Infiniti Pivots to Electrification — and a Brand Reinvention

By Auto Marketing InSites Archives
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"Your past defines you; it's your DNA," said Mike Colleran, vice chairman of the Infiniti Motor Company. Infiniti's past is fairly clear — from its first year, in 1989, it offered a consumer-centric vision of luxury that didn't stop at the vehicle's door. Stylish, upmarket cars that introduced a long list of new technologies were also part of the mix.

Jeff Pope, group vice president of Infiniti Americas, who spoke at the company's press event in Arizona on October 30, celebrated 30 years of the brand by pointing out that, from the beginning, "it was not just the car, but the total ownership experience."

The Q45 luxury sedan debuted in 1989, Pope said, with an ad that "everyone remembers" because it featured rain on a pond and no car. The sedan's core package included roadside assistance, no-charge loaner cars for shop visits, trip interruption benefits, a four-year, 60,000-mile limited warranty, and more.

German automakers laughed at the idea of Japanese luxury cars 30 years ago when Infiniti, Acura, and Lexus launched. While they're not laughing 30 years later, overall the luxury market is hurting.

Infiniti's vision was radical at the time, but now everybody does something similar, and luxury dealerships are going out of their way to enhance the ownership experience with in-house cafes, massage stations, and even movie theaters.

"Luxury," Infiniti's 2019 ad for the QX50, pushes the line, "Luxury should be lived in," and associates the car with a glamorous lifestyle of clubs, beaches, and romantic evenings:

The company has decent cars, but most of its current models have been around a little too long. Infiniti's fairly broad-based lineup for 2020 includes the requisite three SUVs in crossover (QX50), seven-passenger premium crossover (QX60), and full-sized luxury (QX80), plus the Q50 sports sedan and Q60 sports coupe. Like most manufacturers, it has put sedans on the back burner, as the public mania for sport utility continues unabated.

The turmoil at parent company, Nissan, doesn't help. The brand was on a roll for most of the 2010s, but in 2018, U.S. results were down 2.7 percent from 2017. In September of this year, sales in the U.S. were down a hurting 44 percent compared to the same month in 2018. For the first nine months of 2019, the brand dropped 16.5 percent. The slump has been industry-wide, but Infiniti's performance can be tied to a lack of new product, something Infiniti is now poised to address with five new models over the next three years.

The U.S. remains the company's top market, followed by China. Until recently, the division was based in Hong Kong — keeping it close to its fastest-growing market — but now it's moving back to Japan. The synergies of being close to the mothership — in the meetings instead of a video conference line — have become obvious, they said.

Infiniti's future is tied to the coming age of electrification. "We are well on our way to electrification with five new cars in three years," Colleran said. "It's a great chance for a rebirth of the brand."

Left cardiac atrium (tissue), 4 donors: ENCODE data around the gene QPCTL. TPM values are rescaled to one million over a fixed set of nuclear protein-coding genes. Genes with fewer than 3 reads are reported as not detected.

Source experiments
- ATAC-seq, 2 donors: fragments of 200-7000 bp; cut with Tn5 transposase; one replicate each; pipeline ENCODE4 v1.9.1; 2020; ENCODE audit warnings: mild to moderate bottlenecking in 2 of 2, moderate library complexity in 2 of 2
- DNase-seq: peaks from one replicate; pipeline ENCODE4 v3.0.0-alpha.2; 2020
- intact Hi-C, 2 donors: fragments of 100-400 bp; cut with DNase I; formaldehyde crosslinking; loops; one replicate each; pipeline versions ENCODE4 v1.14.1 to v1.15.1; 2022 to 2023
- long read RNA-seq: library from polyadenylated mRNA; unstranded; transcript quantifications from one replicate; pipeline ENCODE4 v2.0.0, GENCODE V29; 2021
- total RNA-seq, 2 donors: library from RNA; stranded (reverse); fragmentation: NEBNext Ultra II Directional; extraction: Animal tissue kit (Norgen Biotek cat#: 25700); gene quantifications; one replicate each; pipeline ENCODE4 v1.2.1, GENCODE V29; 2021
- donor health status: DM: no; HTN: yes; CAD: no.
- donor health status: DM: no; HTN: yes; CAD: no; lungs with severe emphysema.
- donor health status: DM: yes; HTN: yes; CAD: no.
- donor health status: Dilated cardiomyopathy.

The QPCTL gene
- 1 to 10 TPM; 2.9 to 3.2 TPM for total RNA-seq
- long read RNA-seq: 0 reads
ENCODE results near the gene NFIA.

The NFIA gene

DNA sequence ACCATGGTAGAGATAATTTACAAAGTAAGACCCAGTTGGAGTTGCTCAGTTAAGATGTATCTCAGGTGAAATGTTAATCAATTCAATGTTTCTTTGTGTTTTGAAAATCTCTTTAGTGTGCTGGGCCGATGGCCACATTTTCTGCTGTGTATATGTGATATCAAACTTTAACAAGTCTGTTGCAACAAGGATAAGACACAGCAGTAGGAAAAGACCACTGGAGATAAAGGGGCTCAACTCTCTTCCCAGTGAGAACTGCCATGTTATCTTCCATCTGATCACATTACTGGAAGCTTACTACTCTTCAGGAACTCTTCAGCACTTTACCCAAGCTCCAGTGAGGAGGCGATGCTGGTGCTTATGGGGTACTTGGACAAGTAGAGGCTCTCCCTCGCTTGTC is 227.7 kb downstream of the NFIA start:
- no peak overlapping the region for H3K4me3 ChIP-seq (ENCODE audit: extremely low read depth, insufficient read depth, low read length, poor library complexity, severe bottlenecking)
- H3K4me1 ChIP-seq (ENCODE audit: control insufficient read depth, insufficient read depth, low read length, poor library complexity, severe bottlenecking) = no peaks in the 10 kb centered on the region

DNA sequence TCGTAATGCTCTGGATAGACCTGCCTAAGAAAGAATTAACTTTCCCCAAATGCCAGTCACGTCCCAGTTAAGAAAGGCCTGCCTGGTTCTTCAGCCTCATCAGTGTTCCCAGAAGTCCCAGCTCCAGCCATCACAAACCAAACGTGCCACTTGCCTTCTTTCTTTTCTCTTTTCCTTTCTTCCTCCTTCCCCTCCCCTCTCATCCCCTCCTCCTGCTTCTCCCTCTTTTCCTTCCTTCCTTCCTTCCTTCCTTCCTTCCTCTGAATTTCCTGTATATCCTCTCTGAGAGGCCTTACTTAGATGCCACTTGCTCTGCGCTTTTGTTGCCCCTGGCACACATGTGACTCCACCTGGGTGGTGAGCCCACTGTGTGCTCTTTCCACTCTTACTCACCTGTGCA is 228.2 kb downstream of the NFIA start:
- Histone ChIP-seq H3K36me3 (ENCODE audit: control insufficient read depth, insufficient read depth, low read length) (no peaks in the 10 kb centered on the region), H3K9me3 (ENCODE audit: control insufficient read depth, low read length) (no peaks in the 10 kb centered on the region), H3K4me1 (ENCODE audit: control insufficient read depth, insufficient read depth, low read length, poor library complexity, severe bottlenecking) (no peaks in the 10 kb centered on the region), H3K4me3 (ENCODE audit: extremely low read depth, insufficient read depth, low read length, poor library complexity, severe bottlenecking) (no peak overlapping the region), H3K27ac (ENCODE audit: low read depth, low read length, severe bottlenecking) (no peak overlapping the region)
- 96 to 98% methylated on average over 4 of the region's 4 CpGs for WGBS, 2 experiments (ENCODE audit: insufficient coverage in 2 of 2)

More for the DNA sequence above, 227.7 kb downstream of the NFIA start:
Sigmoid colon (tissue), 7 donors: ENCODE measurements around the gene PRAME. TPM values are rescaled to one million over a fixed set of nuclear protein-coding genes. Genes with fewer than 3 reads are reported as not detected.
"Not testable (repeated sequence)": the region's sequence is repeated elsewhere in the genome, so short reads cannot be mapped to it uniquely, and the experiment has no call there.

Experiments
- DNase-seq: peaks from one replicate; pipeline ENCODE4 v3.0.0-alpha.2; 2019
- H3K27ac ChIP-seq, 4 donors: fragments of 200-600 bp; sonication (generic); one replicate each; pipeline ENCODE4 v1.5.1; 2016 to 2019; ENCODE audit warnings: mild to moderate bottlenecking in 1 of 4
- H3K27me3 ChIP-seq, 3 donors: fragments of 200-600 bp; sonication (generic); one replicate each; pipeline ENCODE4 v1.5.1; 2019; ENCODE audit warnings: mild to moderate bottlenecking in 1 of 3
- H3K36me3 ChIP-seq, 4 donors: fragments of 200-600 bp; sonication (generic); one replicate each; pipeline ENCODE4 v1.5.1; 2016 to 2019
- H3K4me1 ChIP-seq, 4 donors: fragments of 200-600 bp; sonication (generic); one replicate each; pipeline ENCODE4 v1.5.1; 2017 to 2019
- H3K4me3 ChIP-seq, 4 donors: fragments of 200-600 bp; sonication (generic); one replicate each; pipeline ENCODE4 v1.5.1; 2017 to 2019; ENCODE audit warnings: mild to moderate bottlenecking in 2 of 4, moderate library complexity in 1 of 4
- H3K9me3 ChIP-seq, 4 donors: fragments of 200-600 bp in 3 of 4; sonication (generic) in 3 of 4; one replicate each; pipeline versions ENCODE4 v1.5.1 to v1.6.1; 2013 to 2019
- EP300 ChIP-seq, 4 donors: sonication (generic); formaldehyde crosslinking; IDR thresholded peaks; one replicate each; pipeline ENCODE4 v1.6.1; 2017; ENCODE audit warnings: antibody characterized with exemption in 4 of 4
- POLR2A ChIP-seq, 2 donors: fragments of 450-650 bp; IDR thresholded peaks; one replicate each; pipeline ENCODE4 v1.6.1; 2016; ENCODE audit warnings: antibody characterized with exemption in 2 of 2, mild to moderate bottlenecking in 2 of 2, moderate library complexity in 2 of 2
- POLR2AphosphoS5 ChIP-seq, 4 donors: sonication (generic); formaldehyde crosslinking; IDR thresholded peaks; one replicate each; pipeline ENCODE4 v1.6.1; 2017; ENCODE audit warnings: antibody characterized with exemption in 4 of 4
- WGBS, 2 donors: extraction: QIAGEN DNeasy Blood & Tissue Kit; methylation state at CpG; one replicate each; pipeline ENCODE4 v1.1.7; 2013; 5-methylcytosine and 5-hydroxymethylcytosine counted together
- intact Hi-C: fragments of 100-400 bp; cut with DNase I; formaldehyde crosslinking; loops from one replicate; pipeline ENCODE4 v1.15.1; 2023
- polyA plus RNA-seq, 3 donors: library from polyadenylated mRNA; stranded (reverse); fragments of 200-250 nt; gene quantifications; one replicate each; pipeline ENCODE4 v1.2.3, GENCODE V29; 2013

The electric cars will be based on Infiniti's Q, QS, and QX "Inspiration" concept cars. Two of them: a battery-electric, which the company didn't say all that much about, but will have 300-mile range; and, a hybrid system developed by Nissan that uses a relatively small battery pack of up to 5.1 kilowatt-hours that's kept charged with a front-mounted 1.5-liter VC-Turbo generator that never drives the wheels — electric motors on each of the two axles do that. Nissan says its "e-POWER" system "allows you to enjoy all the benefits of an EV without having to worry about charging the battery."

The gas generator will be kept isolated and extremely quiet, so customers need hardly know it's there, said Eric Rigaux, general manager, product strategy and planning for Infiniti Motor Company. "Our new gas-generated EV powertrain represents the next step into our electrified future," he said, "acting as a bridge to full electrification and setting the tone for our upcoming zero and ultra-low emission cars."

We didn't see either of the electric cars at the press event, but there will be two sedans with Nissan's e-POWER gas generator system, and an all-electric crossover. Also, one of the five new vehicles is the QX55, a sleek, coupe-styled crossover built on the QX50. We didget a look at that one but had our cameras and phones confiscated before the viewing. Both front and rear styling are severely raked and there's a big tapering chromed grille upfront. The teaser photo here is, however, all we can show. Infiniti swore that the styling does not compromise rear headroom.

The QX55 will be joined later by a redesigned QX60. "The market is huge," Rigaux said. After all these cars, presumably outside the three-year window, will be a new flagship QX80.

Infiniti clearly needs these new cars to revive its brand. A pivot to electrification, combined with fresh, new styling and continued emphasis on the customer experience could, indeed, be the tonic the 30-year-old nameplate needs. And that plan should be joined to an ad and marketing campaign as innovative as the one that introduced the brand three decades ago.

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